Gandel Foundation grant offers relief to desperately dizzy

Royal Vic Eye and Ear - 150 yearsRoyal Vic Eye and Ear


Patients suffering from severe balance disorders will soon have access to faster diagnosis and treatment, with the addition of rare, advanced technology at the Royal Victorian Eye and Ear Hospital.

The Epley Omniax System, one of only 34 in the world and only the second in Australia, increases diagnostic accuracy for sufferers of the balance disorder, Benign Paroxysmal Positional Vertigo (BPPV), the most common cause of vertigo. This allows for shorter hospital stays and a rapid return to daily activities and productivity for the patient.

The $225,000 system was secured thanks to the generous funding from the Gandel Foundation Community Build grant, designed to support programs and activities that have the potential for greater community impact. While the health implications can be quite debilitating, the economic cost of disorders like BPPV to the community is also significant, with 41 per cent of sufferers requiring sick leave.

Gandel Foundation Chief Executive Officer, Vedran Drakulic says that the introduction of this equipment to Victoria was an important consideration for the Trustees.

“The Board was keen to support the purchase of cutting edge equipment that can help better diagnose various forms of balance disorder. The fact that this equipment means Victorians will no longer have to travel interstate to have this kind of diagnosis done only added to the strength of this application,” said Mr Drakulic.

Balance disorders are debilitating conditions that severely impact the sufferer’s quality of life. They are also widespread, with 40 per cent of patients over 40 and more than two-thirds of people over 60 years of age experiencing some form of dizziness or loss of balance.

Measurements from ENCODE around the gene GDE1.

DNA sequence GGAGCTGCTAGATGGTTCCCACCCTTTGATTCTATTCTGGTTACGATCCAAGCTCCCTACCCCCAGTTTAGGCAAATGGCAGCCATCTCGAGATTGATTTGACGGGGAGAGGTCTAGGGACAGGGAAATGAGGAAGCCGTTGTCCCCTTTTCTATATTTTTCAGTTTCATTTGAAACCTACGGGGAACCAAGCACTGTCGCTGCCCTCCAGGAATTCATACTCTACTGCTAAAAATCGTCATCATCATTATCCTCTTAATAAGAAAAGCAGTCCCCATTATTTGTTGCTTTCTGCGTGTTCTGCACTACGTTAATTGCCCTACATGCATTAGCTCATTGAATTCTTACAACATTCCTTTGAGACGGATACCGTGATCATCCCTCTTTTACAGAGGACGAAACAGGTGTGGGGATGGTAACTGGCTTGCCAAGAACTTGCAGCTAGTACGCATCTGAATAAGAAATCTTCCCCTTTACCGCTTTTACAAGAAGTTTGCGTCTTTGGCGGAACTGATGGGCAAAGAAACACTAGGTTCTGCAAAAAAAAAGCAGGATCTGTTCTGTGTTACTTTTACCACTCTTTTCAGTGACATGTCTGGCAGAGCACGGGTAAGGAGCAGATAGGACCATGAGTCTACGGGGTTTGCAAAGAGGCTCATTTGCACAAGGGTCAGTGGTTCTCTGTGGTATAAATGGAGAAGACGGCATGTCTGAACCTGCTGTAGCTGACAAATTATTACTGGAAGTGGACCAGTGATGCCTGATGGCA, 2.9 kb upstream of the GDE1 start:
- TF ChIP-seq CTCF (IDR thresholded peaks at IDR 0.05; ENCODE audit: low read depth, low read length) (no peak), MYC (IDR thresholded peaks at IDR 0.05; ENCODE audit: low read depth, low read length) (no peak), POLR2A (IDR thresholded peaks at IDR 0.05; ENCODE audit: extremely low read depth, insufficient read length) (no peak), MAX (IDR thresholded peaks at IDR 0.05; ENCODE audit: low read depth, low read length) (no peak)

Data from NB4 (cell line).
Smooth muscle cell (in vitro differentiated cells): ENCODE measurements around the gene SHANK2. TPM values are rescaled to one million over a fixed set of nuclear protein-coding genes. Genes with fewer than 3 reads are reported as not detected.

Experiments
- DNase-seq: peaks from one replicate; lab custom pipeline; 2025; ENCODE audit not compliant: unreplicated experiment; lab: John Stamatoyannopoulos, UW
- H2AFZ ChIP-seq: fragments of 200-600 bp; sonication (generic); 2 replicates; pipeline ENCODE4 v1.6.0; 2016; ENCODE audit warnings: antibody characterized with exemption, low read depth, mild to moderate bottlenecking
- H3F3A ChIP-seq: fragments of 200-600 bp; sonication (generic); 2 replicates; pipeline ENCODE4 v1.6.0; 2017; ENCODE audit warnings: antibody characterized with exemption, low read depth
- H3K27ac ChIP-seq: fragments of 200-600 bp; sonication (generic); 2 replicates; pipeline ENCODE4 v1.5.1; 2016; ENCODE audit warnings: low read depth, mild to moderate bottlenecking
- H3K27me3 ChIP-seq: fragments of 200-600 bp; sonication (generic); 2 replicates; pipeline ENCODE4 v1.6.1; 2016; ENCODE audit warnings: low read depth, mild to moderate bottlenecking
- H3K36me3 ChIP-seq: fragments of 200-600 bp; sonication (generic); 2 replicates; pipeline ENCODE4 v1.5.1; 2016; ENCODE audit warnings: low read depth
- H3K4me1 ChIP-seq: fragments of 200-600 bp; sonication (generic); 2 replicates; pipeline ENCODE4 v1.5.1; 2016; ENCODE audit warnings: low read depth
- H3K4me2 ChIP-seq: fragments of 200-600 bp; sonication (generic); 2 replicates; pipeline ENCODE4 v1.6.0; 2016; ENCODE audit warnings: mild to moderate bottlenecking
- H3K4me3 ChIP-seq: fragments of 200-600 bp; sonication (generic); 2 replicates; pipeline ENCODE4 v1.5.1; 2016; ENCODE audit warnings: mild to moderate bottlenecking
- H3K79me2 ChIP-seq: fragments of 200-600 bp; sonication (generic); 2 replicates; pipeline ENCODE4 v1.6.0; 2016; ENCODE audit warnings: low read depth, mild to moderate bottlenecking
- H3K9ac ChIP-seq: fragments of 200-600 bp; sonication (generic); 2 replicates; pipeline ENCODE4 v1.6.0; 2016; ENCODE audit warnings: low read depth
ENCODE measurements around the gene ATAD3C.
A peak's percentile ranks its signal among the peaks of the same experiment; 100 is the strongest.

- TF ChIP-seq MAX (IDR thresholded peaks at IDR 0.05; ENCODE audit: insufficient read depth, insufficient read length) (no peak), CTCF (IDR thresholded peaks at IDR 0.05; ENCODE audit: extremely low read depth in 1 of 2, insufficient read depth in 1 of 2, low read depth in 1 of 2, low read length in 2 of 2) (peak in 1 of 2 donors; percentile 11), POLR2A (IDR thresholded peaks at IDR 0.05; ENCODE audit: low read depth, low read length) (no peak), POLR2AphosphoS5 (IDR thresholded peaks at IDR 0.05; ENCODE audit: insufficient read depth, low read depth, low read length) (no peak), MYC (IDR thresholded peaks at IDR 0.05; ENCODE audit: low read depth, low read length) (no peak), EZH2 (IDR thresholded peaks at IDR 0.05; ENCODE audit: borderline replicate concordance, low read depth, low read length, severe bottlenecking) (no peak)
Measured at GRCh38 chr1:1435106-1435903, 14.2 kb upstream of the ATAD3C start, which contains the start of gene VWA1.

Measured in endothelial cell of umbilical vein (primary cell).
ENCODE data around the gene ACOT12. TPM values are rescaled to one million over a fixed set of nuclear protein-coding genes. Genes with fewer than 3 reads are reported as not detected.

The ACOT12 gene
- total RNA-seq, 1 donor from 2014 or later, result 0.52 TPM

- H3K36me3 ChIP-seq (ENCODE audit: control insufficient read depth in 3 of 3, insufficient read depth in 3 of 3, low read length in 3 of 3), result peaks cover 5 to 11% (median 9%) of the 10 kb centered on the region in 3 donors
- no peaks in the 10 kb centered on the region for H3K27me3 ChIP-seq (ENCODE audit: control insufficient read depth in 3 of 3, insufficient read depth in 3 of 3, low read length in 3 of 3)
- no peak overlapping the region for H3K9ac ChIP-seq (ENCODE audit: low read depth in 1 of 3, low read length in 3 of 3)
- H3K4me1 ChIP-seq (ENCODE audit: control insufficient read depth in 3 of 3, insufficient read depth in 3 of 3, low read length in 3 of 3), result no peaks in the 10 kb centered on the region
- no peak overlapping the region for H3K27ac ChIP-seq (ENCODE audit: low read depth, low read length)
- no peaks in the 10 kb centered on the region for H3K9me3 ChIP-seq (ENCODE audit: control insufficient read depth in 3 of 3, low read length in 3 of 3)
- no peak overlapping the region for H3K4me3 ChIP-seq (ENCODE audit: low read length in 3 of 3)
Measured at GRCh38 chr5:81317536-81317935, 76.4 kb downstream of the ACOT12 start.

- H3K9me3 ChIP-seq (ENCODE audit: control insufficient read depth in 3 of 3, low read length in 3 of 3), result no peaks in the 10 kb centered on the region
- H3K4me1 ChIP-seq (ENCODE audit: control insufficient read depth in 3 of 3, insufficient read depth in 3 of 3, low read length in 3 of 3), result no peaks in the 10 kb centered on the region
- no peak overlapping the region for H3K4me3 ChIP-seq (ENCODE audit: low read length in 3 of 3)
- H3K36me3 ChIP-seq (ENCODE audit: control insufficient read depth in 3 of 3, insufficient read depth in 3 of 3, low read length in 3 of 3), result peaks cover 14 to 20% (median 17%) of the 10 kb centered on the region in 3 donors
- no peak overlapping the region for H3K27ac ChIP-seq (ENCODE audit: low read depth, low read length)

Neurologist and neuro-otologist, Dr David Szmulewicz says the new system will mean an improved quality of life for patients, particularly those with complex forms of BPPV or suffering other diseases that hinder treatment, who are often forced to live with chronic untreated dizziness.

“Patients with unrecognised BPPV may have sustained a fall in the previous three months and are often unable to work, care for family members, drive or other simple daily activities that define our independence. This is why many sufferers may also experience depression,” Dr Szmulewicz says.

The Epley system will also advance current research into balance conditions undertaken at the Eye and Ear.

“Not only will the Epley system allow for a safe diagnosis and management of BPPV but will allow our research into this area at the Eye and Ear to continue developing,” said David.

“The funding we have received from Gandel Foundation will considerably expand the horizons of our current research projects, helping us to inform the scientific community globally about how we deal with this debilitating condition in the future.”

The Eye and Ear treats around 2000 patients with dizziness and balance problems each year and are among the most common emergency department presentations. The vestibular outpatient clinic sees a further 3000 patients annually – expected to rise to 5000 due to the expansion of the clinic’s services.

The Epley Omniax System will be accessible to patients attending the Eye and Ear Balance Disorder and Ataxia Clinic later this year.